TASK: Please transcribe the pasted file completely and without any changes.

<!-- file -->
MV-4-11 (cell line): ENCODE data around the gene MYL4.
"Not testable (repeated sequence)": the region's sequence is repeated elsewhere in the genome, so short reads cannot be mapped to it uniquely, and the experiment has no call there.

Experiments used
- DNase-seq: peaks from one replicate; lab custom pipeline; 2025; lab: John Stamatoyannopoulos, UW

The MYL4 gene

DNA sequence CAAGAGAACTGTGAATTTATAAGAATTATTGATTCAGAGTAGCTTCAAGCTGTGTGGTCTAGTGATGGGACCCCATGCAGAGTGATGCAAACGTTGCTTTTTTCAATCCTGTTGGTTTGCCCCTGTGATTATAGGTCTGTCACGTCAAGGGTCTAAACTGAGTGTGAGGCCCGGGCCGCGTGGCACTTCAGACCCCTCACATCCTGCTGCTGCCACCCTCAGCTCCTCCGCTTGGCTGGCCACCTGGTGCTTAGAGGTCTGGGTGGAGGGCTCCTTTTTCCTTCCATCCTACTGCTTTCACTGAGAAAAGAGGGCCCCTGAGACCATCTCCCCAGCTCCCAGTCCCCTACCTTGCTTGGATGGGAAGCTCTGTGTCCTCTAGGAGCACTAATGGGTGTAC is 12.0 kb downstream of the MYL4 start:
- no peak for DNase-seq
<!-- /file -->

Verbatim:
MV-4-11 (cell line): ENCODE data around the gene MYL4.
"Not testable (repeated sequence)": the region's sequence is repeated elsewhere in the genome, so short reads cannot be mapped to it uniquely, and the experiment has no call there.

Experiments used
- DNase-seq: peaks from one replicate; lab custom pipeline; 2025; lab: John Stamatoyannopoulos, UW

The MYL4 gene

DNA sequence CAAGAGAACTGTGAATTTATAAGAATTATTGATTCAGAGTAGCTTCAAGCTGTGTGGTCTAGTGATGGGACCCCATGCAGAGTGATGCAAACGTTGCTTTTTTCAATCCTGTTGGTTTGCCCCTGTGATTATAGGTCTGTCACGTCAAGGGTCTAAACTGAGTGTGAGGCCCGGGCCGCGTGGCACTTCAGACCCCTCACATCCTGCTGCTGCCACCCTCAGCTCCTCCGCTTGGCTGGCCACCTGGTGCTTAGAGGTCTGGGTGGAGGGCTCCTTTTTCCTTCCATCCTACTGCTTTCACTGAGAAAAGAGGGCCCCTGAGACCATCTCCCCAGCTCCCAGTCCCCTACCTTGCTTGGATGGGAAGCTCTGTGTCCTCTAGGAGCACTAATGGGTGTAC is 12.0 kb downstream of the MYL4 start:
- no peak for DNase-seq